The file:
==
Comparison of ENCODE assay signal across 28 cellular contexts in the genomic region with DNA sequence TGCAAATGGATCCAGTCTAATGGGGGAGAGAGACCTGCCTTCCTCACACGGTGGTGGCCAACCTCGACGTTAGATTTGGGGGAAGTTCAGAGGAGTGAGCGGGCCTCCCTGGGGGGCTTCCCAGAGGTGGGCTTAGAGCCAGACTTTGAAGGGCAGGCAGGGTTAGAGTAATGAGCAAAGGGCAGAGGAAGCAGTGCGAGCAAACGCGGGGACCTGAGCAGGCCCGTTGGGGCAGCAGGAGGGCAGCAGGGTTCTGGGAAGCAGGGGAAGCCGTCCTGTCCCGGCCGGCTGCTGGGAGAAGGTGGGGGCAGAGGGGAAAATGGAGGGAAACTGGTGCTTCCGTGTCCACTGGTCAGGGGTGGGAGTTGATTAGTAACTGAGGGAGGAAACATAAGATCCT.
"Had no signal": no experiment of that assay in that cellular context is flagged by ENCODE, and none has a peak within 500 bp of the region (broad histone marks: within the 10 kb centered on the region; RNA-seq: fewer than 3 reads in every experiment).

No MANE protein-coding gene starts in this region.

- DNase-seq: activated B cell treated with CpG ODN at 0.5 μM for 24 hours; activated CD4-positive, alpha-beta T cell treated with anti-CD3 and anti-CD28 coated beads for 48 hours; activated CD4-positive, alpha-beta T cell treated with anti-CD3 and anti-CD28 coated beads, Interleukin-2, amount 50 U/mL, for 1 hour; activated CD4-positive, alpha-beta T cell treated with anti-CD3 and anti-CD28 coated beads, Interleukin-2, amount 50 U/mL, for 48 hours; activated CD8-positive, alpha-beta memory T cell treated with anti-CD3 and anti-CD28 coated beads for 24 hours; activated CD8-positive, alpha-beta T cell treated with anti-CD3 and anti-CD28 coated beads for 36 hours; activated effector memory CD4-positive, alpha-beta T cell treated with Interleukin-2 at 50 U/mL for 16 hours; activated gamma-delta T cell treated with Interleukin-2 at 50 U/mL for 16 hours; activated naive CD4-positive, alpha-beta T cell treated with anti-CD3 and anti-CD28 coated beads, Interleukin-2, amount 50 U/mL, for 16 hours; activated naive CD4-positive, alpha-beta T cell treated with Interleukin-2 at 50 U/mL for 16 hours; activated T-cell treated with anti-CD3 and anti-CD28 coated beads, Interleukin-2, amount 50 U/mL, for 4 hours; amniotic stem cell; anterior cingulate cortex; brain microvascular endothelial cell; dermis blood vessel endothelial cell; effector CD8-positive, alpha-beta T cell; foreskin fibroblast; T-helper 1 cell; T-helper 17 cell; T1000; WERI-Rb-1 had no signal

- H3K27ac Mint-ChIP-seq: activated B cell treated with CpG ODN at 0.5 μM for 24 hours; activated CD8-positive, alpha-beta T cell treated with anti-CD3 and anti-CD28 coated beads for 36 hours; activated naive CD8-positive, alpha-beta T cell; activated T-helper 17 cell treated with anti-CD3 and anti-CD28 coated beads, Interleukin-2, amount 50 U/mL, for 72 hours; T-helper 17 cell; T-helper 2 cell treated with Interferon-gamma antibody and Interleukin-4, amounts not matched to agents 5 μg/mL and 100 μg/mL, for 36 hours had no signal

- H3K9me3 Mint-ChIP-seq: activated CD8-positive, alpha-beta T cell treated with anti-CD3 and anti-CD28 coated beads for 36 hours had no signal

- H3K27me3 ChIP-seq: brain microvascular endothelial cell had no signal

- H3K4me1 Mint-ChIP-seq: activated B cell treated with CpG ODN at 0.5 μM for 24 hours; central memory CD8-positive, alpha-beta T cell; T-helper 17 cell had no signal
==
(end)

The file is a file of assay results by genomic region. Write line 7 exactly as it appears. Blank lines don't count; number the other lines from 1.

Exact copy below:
- H3K27me3 ChIP-seq: brain microvascular endothelial cell had no signal